I know you’re not supposed to take it personally, but there’s no way around it: getting shit-canned makes you feel like garbage. They can get all corporate, sure, use a saccharinely patronizing tone as they regretfully — so much regret, so so much — “let you go”. Doesn’t change the fact that you’re getting kicked to the curb, your 14 years reduced to a cardboard box small enough to fit in your puny white collar arms.

But I’m getting ahead of myself.

Technically I still have a few months to go before I’m officially unemployed. It’s this awkward limbo that I find most difficult, I think. I know I’m no longer wanted; I have the papers to prove it. And yet here I am, coming in to work like nothing has changed, except everything has, you know?

“To be irreplaceable, one must always be different”, Coco Chanel once famously said. I’m not above quoting literal Nazis when necessary, but how different can an individual be, really?

There’s nothing inherently unique where labor is concerned. Anything I can do, five other people can do better and cheaper.

I harbor no delusions where uniqueness is concerned. I know I’m dispensable; I work in IT.   My job consists of automating tasks, chipping away at the need for manual labor one script at a time.

I would be lying, though, if I said it didn’t hurt. Awareness does jack shit, it turns out. It doesn’t insulate you from the pain of rejection. I’ve always known this day would come; I just didn’t know how devastating it would be.

Now I’m expected to train the people replacing me. “Knowledge transfer”, they call it. Everything you know about this job, they say, distilled into an easily consumable presentation with the documentation to support it. 14 fucking years of my life in one Word document and an hour of PowerPoint. I don’t even know where to begin.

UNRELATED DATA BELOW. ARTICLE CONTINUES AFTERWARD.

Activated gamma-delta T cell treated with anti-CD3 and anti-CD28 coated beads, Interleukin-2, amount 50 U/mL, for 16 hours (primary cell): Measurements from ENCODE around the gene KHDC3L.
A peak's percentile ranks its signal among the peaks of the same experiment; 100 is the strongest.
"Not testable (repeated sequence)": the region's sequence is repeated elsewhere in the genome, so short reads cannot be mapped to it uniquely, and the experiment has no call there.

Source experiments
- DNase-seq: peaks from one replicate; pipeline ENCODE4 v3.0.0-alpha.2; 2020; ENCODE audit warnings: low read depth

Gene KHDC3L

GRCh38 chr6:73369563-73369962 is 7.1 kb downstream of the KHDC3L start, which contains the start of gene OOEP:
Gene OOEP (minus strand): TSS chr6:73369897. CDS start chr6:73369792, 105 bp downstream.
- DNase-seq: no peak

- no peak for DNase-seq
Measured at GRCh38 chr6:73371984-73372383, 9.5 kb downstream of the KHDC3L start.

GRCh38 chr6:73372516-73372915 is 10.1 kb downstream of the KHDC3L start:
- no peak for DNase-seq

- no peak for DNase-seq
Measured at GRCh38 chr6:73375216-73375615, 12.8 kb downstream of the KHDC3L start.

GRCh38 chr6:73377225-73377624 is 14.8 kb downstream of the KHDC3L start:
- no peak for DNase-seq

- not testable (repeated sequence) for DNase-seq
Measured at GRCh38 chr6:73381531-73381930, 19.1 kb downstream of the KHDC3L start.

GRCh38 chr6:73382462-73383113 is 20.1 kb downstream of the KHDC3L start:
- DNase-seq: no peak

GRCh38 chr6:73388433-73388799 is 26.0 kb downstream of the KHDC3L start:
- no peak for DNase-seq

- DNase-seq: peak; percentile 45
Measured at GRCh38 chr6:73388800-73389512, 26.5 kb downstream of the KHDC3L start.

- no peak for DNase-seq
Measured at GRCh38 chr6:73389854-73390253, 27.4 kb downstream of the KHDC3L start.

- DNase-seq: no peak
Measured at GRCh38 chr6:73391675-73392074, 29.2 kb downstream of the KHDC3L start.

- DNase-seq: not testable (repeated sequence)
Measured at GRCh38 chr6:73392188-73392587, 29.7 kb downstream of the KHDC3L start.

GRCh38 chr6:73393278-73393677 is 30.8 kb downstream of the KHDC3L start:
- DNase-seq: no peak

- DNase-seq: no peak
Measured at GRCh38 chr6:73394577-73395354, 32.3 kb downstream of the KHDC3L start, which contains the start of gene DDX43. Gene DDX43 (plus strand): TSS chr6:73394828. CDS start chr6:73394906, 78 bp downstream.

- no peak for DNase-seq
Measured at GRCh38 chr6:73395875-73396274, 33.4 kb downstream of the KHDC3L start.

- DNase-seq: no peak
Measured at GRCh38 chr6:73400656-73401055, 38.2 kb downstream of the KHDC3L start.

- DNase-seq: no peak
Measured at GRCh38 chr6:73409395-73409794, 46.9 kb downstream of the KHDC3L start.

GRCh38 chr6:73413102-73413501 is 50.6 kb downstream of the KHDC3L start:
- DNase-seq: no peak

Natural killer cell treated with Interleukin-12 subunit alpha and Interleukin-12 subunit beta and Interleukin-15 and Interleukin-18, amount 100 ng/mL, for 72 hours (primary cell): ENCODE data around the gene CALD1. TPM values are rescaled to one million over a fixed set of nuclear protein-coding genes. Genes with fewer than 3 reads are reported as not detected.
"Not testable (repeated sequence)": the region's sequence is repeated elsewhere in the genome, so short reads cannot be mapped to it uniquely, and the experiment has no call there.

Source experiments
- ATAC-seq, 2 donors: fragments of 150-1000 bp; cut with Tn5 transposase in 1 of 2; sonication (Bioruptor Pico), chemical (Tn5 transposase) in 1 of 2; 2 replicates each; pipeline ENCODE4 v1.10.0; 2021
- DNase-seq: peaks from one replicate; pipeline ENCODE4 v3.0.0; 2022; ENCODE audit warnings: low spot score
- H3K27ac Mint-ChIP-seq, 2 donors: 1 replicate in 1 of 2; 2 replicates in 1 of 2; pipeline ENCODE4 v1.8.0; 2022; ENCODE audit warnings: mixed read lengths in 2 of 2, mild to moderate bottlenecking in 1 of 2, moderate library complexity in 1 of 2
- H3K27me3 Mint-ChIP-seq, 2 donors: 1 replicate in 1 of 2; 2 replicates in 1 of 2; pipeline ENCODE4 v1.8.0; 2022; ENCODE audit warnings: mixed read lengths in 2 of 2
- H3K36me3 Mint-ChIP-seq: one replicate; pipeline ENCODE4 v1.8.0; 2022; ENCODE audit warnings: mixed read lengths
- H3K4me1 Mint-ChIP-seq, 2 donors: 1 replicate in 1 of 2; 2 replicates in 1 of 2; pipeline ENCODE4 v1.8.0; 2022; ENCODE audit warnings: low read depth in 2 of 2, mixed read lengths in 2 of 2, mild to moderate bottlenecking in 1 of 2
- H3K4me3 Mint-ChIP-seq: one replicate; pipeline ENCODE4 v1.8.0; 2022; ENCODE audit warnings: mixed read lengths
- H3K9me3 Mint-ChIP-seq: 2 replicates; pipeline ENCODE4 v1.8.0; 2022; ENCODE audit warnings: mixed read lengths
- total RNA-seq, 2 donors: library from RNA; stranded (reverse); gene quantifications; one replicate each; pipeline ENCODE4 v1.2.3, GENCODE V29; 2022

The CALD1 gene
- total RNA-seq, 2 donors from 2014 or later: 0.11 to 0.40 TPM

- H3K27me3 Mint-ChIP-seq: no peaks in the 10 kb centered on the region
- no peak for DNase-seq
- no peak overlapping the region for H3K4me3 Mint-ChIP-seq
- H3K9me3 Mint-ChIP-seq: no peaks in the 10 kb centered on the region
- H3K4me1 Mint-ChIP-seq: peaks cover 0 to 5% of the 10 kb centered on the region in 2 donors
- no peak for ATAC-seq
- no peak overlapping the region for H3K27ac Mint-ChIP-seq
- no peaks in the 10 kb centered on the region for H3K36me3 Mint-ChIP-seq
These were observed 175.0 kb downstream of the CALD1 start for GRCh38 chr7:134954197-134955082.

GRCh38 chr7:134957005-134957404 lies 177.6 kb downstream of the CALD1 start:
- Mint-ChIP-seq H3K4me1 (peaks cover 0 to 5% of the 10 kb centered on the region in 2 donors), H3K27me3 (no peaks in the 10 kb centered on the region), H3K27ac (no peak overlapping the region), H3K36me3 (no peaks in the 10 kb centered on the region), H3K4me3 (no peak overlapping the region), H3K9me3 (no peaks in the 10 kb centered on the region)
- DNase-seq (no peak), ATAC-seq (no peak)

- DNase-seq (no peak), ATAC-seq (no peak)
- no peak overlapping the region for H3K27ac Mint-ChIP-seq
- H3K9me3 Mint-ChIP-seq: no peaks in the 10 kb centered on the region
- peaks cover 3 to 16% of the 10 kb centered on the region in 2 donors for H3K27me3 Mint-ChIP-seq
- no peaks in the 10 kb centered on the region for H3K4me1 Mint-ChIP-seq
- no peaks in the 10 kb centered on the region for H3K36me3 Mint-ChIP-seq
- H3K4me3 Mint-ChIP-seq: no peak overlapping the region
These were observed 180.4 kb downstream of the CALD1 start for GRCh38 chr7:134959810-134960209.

I still haven’t cried. I feel like I should, you know? But I’m terrible with emotions, so instead I’ve been getting increasingly frequent anxiety attacks at the most inopportune times. (Not like there’s ever a good time for one, of course.)

The bottom drops out from under my feet and suddenly I’m 10 again, drowning in a pool in some nameless resort in Laguna. It’s hard to breathe, sometimes.

I know I should be professional about this, put on a brave face and keep playing like the orchestra while the Titanic sinks. I should move on. I should dust my feet off and keep going. I should be strong, I should survive.

Should, should, should, when all I really want right now is to lie down and listen to sad songs and not move for the next thousand years.

I’ll figure it out, eventually. It’s not like I have a choice. The world keeps spinning and I either spin along or find myself thrown off the fucking ride.

Not today, though. Just not today.


Title stolen shamelessly from Joshua Ferris, which I wrote about here.

One thought on “Then We Came To The End

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